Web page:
We also hired Social Insights Research, a women-of-color-led consulting firm. Our conversations with consultants, board members, and others challenged us to think deeply about how racial healing could best be prioritized by the fund and in our daily work. As a result, we began to look at moving money towards healing justice. This was a significant pivot, and it has guided fund giving over three grant cycles, along with feedback from the fund committee members and grantee partners. For example, Smith reminded us, “We have allowed the nonprofit industrial complex to determine what success looks like.” He called on the fund to act differently and do better.

One of our partners, James Woodall of the JustGeorgia Coalition, spoke to the issue of trauma. “There was no pandemic in the [social justice] movement,” he emphasized. “We were still in the streets, fighting and protesting against police violence in Black communities.” Alison Johnson with the Housing justice League made a similar observation: “We ask ourselves, how do we come into community and be in communion to address trauma caused by all these harms?”

This input has led the fund to focus on addressing generational trauma and countering the criminalization of Black communities in our region. This work included launching a series of community-wide conversations between corporate partners, civic organizations, and donors on the topic of racial equity. The fund launch also created opportunities for UWGA staff to have difficult internal conversations via facilitated dialogues about racial equity across the organization.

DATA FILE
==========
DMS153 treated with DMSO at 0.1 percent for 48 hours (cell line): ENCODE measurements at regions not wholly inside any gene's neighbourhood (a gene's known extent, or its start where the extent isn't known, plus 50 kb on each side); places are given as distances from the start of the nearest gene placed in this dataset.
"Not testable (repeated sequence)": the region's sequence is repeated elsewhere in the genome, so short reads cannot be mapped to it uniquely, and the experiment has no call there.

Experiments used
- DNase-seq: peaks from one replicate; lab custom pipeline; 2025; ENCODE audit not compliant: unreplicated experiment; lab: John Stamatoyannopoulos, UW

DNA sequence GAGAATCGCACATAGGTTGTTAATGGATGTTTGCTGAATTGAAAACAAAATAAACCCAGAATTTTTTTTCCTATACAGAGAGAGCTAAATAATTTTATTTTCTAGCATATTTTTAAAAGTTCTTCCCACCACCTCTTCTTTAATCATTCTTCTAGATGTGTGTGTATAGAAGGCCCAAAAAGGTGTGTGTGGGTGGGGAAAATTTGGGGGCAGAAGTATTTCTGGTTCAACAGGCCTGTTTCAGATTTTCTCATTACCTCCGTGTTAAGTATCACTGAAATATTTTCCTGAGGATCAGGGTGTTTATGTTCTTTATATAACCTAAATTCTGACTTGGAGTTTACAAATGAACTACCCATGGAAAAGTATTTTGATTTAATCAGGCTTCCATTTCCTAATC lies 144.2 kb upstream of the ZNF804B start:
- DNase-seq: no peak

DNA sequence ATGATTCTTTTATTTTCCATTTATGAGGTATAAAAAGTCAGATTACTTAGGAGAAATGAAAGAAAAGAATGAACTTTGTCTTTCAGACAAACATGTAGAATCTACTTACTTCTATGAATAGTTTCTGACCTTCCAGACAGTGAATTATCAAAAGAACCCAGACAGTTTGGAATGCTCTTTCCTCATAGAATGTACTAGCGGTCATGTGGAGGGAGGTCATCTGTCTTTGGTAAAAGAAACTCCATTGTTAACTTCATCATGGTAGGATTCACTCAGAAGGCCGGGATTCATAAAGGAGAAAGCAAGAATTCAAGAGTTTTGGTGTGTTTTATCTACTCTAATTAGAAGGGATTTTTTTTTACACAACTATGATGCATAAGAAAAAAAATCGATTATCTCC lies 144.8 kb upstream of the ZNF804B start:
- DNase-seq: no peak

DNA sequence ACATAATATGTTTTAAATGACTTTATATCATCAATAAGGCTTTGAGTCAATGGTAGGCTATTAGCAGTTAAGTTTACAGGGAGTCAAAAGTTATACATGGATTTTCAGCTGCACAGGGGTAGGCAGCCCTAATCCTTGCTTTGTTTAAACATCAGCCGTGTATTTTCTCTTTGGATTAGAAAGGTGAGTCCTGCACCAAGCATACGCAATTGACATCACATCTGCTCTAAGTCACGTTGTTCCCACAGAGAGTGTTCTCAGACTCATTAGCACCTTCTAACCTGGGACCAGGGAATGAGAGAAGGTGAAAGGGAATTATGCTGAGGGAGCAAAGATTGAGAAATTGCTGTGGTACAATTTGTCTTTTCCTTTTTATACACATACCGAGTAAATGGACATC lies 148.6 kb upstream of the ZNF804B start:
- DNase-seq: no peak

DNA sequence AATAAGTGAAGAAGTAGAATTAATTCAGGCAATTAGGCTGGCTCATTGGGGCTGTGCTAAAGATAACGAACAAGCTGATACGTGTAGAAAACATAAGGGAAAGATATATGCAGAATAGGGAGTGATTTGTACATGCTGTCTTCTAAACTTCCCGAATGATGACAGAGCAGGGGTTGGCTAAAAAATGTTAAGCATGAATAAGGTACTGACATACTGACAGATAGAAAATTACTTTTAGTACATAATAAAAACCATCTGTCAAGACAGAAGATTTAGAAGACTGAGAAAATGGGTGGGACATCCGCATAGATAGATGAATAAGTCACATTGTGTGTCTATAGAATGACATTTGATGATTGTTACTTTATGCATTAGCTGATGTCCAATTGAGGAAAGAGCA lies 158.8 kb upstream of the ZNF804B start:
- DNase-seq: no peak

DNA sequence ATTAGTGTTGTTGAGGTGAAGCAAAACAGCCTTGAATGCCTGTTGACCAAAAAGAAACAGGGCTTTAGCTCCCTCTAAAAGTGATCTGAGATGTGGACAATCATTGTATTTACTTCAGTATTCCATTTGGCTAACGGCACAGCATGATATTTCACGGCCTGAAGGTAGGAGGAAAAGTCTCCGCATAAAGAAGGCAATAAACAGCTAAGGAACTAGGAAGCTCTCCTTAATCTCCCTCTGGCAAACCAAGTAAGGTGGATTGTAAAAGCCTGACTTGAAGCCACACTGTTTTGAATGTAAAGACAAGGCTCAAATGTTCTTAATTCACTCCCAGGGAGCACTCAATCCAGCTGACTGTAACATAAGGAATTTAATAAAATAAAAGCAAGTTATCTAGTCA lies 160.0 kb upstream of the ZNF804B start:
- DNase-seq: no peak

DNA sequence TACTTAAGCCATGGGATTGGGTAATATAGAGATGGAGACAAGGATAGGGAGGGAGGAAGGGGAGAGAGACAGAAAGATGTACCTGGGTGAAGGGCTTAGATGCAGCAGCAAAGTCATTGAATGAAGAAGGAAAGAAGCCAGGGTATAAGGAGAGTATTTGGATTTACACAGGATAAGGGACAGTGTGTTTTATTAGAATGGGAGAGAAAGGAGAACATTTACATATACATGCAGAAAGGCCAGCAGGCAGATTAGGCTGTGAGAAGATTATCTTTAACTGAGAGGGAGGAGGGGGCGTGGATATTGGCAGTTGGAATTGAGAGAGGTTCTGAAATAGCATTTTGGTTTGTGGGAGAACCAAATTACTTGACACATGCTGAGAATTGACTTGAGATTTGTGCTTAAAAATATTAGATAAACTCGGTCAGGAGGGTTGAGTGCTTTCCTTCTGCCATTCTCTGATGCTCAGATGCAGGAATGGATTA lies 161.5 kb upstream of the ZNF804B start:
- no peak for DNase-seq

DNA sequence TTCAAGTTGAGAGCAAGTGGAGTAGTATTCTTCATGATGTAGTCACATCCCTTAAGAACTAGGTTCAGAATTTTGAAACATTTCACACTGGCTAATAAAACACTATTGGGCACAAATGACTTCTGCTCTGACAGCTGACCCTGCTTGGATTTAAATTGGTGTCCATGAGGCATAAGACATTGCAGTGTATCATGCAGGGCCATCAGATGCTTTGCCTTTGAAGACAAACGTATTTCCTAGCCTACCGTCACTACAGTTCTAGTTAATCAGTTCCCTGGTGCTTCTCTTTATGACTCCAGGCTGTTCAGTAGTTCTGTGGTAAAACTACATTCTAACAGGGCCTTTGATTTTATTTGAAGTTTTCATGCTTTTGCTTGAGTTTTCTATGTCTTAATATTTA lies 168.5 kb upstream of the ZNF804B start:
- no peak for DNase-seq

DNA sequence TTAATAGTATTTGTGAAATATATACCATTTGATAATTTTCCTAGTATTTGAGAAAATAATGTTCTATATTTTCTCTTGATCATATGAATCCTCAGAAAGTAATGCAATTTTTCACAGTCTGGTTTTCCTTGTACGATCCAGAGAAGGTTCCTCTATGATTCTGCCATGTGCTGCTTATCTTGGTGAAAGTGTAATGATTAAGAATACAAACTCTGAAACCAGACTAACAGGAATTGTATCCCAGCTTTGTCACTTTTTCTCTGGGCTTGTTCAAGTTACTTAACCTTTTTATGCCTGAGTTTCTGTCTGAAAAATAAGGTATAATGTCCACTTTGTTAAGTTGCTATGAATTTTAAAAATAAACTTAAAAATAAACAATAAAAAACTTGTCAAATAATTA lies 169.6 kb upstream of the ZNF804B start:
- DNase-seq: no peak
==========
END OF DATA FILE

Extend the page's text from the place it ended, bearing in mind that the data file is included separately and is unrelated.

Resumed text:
Throughout the process, the fund’s committee members and grantee partners have been direct with us about past flaws. This meant there was a need to acknowledge that UWGA would no longer be satisfied with dedicating funds to addressing the effects of racism; rather, it was imperative for UWGA to emphasize racial equity in its funding applications and communication across the entire organization.

We have listened openly to feedback about how, historically, Atlanta’s local philanthropic community, including UWGA, has largely remained silent on racial equity and not sufficiently invested in local community organizing efforts. Our grantee partners asked us to not only change our guidance to grantees, but also through our communications to encourage other philanthropic organizations in Atlanta to put a new model into action and hold our peers accountable to that end.

 

Preliminary Lessons

The racial justice fund is still young and evolving, but some initial learnings to date include the following:

  • Doing healing justice work can itself be exhausting and traumatic. Social justice leaders informed us that they were out of money and energy. As a result, we committed to supporting the health and wellbeing of local leaders who need rest to avoid burnout; now, UWGA enables all grantees to use up to 10 percent of grant awards to support healing and restorative practices for staff.
  • Achieving systems-level changes requires moving beyond individual and behavioral change and investing in organizations that deliver services, utilize community organizing, and advocate for policy changes at the local and state levels.
  • Support organizations that are grounded in the realities and wisdom of the people who bear the brunt of disinvestment, inequity, and injustice every day.